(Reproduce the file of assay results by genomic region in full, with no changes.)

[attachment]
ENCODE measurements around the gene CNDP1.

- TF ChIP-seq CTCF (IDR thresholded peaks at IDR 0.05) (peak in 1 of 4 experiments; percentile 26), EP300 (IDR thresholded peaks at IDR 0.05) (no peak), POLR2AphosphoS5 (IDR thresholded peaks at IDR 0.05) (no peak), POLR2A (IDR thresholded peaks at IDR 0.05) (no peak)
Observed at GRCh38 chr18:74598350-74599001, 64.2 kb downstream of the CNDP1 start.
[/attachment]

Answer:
ENCODE measurements around the gene CNDP1.

- TF ChIP-seq CTCF (IDR thresholded peaks at IDR 0.05) (peak in 1 of 4 experiments; percentile 26), EP300 (IDR thresholded peaks at IDR 0.05) (no peak), POLR2AphosphoS5 (IDR thresholded peaks at IDR 0.05) (no peak), POLR2A (IDR thresholded peaks at IDR 0.05) (no peak)
Observed at GRCh38 chr18:74598350-74599001, 64.2 kb downstream of the CNDP1 start.